Andy Graziano, SNY.TV Twitter
Brian Erni and I continue our annual season review, taking a look back at the 2016-17 Islanders and analyzing each player's performance in a down season that saw the team miss the playoffs by one point.
We will be offering two reviews per week that will take us right through to the beginning of training camp in September 2017. Of course, there are a couple of things to sort out prior, such as potential trades that could alter the look of this franchise going forward and oh, yeah, that pesky John Tavares extension.
Contract details via nhlnumbers.com and stats courtesy of hockeyreference.com.
1 - Thomas Greiss - Goaltender
6-1, 228 lbs
31 years old
Contract: $3.333m cap hit through 2019-20, unrestricted free agent
Season: 51 GP (49 starts), 26-18-5, 2.69 GAA, .913 S%, 3 shutouts, .612 QS%
Career: 181 GP (156 starts), 85-59-20, 2.51 GAA, .916 S%, 7 shutouts, .571 QS%
On July 1, 2015, Garth Snow signed Greiss to back up then undisputed starting goaltender Jaroslav Halak.
Two years later, after a career season in his first as a full-timer and a mild regression in year two, Greiss was rewarded with a contract extension in January of this year that will keep him with the club for the next three seasons at a very manageable cap hit of $3.333 million dollars.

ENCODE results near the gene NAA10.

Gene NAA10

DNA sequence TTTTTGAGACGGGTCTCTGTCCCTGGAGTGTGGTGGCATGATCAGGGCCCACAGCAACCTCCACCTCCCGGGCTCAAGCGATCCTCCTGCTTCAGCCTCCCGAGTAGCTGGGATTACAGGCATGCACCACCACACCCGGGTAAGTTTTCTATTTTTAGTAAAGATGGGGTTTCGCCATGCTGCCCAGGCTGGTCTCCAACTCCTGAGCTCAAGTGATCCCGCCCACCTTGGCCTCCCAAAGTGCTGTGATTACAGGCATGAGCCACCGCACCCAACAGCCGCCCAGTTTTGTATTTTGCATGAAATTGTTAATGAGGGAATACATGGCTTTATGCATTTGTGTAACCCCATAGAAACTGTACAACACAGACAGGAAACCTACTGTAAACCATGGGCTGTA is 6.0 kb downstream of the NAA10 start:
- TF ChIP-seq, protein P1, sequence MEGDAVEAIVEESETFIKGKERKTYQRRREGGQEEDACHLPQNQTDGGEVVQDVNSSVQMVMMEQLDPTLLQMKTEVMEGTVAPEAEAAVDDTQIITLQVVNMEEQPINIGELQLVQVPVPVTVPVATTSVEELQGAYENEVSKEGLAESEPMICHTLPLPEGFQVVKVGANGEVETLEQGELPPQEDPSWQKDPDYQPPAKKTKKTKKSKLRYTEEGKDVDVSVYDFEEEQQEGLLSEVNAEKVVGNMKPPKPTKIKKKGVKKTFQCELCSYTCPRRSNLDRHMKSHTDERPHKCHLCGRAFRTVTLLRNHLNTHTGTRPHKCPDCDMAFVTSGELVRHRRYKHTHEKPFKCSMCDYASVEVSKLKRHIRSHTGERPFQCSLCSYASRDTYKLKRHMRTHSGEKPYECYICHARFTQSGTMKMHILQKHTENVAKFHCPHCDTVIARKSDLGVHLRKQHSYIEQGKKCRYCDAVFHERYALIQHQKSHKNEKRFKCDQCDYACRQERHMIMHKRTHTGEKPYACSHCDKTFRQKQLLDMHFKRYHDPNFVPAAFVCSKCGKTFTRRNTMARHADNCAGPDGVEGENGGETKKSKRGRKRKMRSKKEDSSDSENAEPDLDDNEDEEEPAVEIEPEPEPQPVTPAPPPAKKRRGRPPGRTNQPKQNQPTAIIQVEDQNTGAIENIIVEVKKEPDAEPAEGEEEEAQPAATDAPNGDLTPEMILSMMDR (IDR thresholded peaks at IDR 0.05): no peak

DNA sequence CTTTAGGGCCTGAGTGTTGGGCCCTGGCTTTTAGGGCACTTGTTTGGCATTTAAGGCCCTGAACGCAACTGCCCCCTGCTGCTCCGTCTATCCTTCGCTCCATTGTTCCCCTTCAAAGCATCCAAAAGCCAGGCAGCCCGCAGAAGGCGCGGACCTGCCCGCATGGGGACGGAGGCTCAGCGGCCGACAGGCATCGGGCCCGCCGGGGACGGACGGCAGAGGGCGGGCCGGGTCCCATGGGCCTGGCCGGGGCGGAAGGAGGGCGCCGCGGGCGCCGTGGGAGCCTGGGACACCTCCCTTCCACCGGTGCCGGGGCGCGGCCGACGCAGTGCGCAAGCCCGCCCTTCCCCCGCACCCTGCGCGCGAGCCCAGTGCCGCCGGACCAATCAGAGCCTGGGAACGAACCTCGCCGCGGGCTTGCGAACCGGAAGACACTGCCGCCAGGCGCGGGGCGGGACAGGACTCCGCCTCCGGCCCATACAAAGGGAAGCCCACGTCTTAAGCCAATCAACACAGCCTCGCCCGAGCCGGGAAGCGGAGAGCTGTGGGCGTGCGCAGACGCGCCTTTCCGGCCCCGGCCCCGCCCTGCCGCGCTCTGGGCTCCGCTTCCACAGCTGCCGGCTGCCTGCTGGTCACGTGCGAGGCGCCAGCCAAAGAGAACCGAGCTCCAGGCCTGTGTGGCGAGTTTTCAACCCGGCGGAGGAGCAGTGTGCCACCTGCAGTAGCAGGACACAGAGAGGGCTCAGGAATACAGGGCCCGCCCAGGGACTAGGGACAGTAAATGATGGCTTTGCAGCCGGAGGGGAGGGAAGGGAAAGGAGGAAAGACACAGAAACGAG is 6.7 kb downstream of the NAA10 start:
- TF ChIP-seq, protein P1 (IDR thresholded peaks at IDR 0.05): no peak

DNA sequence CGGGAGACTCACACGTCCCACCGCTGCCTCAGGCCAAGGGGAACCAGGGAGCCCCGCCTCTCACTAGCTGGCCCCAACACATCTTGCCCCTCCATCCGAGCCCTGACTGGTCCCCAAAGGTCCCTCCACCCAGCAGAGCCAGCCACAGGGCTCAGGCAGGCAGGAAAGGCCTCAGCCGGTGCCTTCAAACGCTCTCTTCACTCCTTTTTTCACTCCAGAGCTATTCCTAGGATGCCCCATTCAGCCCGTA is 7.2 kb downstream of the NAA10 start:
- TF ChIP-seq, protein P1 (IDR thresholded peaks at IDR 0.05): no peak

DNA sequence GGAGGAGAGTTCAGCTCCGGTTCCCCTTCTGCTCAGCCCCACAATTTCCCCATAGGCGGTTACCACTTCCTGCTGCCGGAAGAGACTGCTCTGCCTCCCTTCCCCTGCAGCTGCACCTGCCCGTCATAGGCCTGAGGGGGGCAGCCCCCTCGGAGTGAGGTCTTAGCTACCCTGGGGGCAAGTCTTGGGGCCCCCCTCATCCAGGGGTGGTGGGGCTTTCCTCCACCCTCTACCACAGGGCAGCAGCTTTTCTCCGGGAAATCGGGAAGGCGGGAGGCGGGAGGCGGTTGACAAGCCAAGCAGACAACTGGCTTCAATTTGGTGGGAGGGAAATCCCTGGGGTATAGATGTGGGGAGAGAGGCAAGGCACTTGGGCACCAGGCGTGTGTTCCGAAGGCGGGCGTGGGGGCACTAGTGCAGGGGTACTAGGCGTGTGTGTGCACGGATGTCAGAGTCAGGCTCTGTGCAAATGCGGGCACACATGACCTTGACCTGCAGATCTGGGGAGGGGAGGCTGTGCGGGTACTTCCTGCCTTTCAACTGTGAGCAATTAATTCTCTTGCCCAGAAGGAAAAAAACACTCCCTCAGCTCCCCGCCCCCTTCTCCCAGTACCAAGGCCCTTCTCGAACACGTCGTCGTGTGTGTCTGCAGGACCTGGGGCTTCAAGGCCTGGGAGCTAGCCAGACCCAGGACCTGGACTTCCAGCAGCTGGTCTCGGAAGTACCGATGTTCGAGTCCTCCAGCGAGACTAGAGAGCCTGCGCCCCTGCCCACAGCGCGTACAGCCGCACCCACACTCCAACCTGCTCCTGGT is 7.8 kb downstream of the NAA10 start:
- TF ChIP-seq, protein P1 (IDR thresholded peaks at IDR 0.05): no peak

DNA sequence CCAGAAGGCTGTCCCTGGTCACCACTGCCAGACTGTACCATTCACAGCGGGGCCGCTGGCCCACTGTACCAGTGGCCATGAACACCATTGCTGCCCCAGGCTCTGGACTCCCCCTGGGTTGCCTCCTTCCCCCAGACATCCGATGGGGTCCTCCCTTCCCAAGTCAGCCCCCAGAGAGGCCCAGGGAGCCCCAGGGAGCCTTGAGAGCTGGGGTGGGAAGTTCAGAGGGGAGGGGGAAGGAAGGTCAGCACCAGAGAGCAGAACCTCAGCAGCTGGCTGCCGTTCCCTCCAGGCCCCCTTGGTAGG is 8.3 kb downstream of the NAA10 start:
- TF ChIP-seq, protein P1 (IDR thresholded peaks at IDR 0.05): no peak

Greiss was phenomenal in 2015-16, posting a 2.36 goals against average and .925 save percentage in 41 games (38 starts) after making only 36 starts combined through his first six years with the Sharks. Coyotes and Penguins. When Halak went down with a serious groin injury, he led New York to a first-round playoff series win against the Panthers before being overwhelmed, along with his teammates, by the Lightning.
This past season was a different story, as even though Greiss faced the same average number of shots per start (24), the quality was increased, with many more coming from high-danger areas such as the low to mid slot. The dreadful early season pairing of Travis Hamonic and Nick Leddy combined to make this possible and the defense as a whole never really recovered.
Greiss' save percentage at even strength suffered as a result, falling from .934 to .920 even though his penalty kill percentage was fairly flat at .878 from .880 the previous season.
Not the most talkative in the post-game locker room, Greiss carries a quiet, calm confidence win or lose and players have taken notice, pointing that out at every turn when they speak of the netminder and the way they seem to play in front of him. How he pairs with the returning Halak this season will go a long way towards determining if the Islanders can return to the playoffs after a one-year absence.
IPB Grade: B: Even though there was statistical regression, Greiss was as solid as you could expect a goaltender to be in front of a defense that, at points, struggled to the hills, looking like an AHL group on some nights. With Halak returning from exile, expect the two to once again be 1A and 1B and split starts as I believe everyone can agree that will give the team the best chance of returning to the postseason